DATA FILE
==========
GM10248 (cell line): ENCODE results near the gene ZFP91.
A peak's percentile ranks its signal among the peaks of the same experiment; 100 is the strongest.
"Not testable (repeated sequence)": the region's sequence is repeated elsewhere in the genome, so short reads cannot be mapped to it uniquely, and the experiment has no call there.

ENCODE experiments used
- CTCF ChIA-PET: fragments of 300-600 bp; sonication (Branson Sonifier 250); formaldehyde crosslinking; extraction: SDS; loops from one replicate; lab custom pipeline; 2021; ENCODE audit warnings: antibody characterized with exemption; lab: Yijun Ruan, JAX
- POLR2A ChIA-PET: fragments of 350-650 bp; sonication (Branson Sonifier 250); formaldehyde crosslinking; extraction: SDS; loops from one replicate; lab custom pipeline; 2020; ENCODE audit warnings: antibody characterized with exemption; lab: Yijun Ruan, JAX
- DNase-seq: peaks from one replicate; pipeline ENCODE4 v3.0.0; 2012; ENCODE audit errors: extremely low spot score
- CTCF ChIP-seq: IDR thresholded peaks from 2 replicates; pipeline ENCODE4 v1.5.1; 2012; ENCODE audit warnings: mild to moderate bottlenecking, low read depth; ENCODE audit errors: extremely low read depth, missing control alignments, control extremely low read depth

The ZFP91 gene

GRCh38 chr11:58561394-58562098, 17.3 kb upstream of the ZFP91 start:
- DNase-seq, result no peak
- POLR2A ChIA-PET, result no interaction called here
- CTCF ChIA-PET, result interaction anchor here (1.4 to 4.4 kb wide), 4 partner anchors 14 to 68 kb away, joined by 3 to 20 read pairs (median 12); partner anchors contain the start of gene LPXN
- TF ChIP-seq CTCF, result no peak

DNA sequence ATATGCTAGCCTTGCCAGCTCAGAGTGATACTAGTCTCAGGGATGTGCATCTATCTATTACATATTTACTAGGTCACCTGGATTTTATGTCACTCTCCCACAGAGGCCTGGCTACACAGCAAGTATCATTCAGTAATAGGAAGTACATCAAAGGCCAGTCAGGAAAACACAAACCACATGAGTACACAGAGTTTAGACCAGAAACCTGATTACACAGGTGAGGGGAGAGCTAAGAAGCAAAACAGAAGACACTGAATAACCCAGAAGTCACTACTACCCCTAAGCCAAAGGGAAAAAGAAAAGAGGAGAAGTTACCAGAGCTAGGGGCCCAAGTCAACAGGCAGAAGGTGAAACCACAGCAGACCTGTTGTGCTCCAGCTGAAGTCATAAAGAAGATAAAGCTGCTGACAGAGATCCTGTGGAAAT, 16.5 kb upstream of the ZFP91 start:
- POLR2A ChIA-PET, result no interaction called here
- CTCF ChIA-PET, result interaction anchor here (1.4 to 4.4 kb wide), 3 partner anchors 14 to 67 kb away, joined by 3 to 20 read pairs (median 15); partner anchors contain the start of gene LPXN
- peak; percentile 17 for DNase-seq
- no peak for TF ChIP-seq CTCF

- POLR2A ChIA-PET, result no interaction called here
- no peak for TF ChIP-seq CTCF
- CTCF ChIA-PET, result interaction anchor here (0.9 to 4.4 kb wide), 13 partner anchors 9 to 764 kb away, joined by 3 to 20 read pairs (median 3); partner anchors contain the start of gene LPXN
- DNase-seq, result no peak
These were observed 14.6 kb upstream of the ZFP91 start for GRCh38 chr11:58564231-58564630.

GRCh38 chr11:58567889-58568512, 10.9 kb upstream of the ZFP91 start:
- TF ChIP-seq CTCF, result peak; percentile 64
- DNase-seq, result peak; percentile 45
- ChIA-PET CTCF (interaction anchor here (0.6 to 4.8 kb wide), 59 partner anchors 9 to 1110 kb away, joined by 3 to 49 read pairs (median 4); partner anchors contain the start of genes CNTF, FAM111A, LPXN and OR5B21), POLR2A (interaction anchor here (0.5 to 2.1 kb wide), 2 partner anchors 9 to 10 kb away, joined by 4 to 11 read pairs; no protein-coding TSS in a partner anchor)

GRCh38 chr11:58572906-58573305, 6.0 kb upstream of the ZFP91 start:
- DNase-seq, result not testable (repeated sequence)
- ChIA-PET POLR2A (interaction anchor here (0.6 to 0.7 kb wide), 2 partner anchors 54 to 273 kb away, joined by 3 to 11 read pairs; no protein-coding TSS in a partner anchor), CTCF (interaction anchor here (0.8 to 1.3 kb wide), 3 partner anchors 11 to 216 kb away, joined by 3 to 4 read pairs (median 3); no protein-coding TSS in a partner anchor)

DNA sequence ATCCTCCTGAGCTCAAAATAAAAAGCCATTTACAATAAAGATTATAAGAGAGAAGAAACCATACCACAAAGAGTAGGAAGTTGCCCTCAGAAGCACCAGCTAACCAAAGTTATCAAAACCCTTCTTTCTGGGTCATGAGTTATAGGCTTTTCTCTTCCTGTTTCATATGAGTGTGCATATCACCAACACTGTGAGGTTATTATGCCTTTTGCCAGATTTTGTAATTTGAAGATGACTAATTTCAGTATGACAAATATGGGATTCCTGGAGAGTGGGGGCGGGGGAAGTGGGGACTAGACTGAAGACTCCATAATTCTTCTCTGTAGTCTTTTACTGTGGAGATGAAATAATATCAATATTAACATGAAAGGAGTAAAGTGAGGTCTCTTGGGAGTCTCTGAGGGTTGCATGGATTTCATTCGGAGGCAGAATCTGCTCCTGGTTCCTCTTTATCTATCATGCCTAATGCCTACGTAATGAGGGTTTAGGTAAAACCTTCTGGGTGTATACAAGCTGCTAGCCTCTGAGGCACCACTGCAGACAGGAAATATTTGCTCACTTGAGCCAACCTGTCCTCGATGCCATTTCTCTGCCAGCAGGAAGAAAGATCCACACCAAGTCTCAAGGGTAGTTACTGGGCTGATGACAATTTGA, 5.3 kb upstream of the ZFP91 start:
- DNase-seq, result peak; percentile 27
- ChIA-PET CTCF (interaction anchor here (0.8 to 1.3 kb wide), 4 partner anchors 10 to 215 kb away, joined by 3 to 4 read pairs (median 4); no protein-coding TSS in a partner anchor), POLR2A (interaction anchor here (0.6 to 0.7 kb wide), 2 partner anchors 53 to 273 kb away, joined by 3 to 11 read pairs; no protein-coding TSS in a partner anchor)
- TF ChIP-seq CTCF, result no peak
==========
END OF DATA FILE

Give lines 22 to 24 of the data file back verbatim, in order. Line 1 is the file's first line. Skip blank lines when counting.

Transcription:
- CTCF ChIA-PET, result interaction anchor here (0.9 to 4.4 kb wide), 13 partner anchors 9 to 764 kb away, joined by 3 to 20 read pairs (median 3); partner anchors contain the start of gene LPXN
- DNase-seq, result no peak
These were observed 14.6 kb upstream of the ZFP91 start for GRCh38 chr11:58564231-58564630.